Costs, costs and then costs has been the mantra of the mining sector in recent months.
Your scribe attended an industry conference last week and the focus was largely on – you guessed it – all-in costs.
In part as devil’s advocate, therefore, this week Strictly Boardroom presents some countervailing views to the prevailing mining industry mantra – including a different slant on how the industry should look at its costs.
Not that costs aren’t important – they clearly are – but they are not the only issue in the mining town.
Perhaps, if collectively we were better at managing mining operations than we presently are, then costs could be viewed more as strategic opportunity rather than perceived as the most major of threats to present and future business success?
So here are two “heretical” points of view – first on mining costs and then on new mine investment – with brief explanations as to why such contrarian thinking may not be quite as crazy as it first appears.
Challenging belief #1: low-cost mines are good, high-cost mines are bad.
That must be right – yes?
Of course in the general case it is broadly right. Who would not want a low-cost mine versus a high-cost one?
But miners need to be careful as to how low-cost mines enter a corporate portfolio.
Pay too much and they are not really low-cost mines at all.
Full economic costing of acquisitions can reveal this – and the major post acquisition write-downs of the most recent financial year are a clear line of evidence that we aren’t quite there yet in optimising our decision-making to gain access to low-cost assets.
Consider this related question then. When would you purposely buy a high-cost mine?
Never ever? That may not be the correct answer.
Firstly, acquisition of a cheap high-cost asset might be perfectly rational if you anticipate the relevant commodity price to rise in future.
Secondly, you might acquire a high-cost asset if you were actually a better miner than your peers – a company capable of running the asset at a lower cost.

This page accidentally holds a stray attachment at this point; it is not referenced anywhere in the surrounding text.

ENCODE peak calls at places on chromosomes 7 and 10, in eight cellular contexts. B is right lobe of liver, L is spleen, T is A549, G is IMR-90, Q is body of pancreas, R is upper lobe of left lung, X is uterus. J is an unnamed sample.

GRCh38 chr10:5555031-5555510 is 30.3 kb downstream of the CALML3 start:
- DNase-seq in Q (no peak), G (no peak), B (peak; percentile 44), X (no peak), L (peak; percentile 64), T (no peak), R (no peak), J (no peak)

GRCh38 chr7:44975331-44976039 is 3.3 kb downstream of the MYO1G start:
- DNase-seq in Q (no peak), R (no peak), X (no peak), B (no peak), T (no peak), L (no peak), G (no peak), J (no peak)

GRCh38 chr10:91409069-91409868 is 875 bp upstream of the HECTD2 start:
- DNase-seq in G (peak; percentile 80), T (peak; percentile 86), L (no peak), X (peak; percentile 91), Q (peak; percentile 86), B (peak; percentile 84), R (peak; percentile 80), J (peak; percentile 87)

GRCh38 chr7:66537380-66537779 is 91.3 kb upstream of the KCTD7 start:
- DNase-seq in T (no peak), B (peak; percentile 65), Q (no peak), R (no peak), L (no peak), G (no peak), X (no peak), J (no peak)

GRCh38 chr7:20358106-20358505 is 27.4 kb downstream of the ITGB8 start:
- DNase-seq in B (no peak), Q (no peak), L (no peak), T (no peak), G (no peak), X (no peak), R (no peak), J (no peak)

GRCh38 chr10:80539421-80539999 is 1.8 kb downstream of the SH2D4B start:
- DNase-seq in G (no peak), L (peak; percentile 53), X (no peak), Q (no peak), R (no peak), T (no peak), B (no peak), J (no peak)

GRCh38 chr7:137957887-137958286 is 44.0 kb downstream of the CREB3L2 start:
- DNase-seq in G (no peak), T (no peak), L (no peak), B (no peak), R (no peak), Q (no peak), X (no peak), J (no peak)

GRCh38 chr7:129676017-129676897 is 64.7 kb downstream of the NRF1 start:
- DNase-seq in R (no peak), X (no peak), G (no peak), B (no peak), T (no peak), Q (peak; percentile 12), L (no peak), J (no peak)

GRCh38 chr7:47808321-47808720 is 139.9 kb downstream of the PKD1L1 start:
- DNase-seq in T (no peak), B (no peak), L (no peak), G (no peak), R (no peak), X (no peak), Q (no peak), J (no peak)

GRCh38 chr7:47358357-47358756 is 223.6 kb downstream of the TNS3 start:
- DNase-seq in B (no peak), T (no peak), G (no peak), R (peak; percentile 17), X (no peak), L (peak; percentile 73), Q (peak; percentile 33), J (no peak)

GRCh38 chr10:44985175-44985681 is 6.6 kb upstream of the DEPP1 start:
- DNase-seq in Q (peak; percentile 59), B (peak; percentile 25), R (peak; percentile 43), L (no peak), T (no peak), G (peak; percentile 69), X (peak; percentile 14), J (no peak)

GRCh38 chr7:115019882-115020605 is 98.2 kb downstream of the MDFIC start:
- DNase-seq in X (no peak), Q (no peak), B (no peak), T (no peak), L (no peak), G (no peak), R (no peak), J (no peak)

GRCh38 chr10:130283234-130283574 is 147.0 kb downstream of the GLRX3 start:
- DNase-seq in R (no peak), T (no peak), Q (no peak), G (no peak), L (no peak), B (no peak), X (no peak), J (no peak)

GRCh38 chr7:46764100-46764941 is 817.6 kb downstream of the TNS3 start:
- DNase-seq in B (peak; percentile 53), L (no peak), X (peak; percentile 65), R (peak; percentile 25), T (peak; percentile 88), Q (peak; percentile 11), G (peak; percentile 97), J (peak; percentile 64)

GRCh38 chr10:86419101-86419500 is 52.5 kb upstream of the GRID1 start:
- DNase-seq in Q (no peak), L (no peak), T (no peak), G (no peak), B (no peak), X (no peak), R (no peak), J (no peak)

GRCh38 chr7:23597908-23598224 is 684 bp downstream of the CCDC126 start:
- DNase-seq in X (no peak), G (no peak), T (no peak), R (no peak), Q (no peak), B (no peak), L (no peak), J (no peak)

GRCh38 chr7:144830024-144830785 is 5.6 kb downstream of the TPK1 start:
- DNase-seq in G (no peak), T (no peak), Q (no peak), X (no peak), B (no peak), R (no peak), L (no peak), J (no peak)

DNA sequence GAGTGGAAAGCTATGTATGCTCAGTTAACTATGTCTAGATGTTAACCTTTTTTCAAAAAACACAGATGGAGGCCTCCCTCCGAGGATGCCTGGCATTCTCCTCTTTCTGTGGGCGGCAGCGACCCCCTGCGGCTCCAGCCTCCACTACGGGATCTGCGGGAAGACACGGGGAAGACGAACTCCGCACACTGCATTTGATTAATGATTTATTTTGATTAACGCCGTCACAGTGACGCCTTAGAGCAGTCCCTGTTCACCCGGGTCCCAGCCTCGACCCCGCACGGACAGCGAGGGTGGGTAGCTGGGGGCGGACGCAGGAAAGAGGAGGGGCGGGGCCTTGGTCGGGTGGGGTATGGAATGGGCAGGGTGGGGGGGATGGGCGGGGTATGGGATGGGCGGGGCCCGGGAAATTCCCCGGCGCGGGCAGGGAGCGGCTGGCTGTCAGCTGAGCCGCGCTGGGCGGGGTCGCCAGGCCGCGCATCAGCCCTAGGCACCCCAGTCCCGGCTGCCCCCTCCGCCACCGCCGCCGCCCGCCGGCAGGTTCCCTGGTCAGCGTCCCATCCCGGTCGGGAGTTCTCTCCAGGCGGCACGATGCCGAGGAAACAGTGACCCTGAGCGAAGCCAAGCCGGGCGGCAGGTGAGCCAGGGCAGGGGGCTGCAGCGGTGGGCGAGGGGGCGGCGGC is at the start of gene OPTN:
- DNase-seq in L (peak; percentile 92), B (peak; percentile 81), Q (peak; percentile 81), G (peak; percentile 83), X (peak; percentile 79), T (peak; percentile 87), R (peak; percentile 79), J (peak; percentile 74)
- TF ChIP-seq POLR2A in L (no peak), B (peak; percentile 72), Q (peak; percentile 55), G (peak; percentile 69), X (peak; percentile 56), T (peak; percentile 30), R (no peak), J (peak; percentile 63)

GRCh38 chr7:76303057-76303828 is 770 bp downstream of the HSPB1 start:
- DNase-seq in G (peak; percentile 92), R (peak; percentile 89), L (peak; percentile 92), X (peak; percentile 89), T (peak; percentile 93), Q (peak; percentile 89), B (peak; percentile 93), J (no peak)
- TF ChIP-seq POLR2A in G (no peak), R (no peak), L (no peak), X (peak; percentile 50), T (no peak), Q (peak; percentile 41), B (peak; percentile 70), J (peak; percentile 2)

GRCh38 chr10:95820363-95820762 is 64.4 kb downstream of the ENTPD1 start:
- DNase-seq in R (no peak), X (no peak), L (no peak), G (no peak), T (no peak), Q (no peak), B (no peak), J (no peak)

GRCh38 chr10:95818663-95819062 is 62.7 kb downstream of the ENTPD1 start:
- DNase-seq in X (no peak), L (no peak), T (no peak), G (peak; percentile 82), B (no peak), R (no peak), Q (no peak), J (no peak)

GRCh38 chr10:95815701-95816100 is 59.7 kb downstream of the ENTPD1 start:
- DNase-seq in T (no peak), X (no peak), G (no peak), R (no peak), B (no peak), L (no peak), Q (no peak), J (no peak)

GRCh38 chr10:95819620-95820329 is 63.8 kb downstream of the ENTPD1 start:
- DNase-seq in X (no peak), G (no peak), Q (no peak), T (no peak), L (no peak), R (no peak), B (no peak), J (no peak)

That very few companies buy high-cost mines for the latter reason is a reflection of the current state of our industry. No one mining company is all that much better than its peers.
Therein lies the opportunity for any company able to become “the Toyota of mining”, so to speak.
Challenging belief #2: commodity prices are falling – quick, cut back on new investment.
This mantra has also pervaded 2013 in spades. Shareholders no longer trust management to spend money wisely on new mine developments – so they want their money back please.
After all, commodity prices are falling. Actually, this thinking should be challenged too.
Many years ago your scribe did just that, with a financial model in nickel that showed companies would actually increase their chances of a strong financial return if they built new mines when prices were falling, not rising.
By the time the mine built at the bottom of the cycle hit full production, nickel prices were inevitably higher.
Conversely, those nickel mines built when prices were at their highest suffered the opposite outcome – lower prices when production hit its straps.
Not easy I know. I can almost hear the feedback: “Just you try fronting up to a bank with the message that prices are going down so please loan us the funds to build a new mine please”.
The irony is that this is actually the right thing to do – however crazy it might sound.
The difficult of raising the equity side without excessive dilution is yet another challenge.
What’s pertinent, however, is that the old financial model did not even factor in the fact it is cheaper to build a mine in the downturn – so the already positive outcome of “buying straw hats in winter” was actually underestimated.
Building a mine now is actually the right time to do it from an economically rational perspective.
It is a pity the market and its participants are not always rational.
Makes you think, doesn’t it?
Allan Trench is a professor of mineral economics at Curtin Graduate School of Business and professor (value and risk) at the Centre for Exploration Targeting, University of Western Australia, a non-executive director of several resource sector companies and the Perth representative for CRU Strategies, a division of independent metals and mining advisory CRU Group (firstname.lastname@example.org).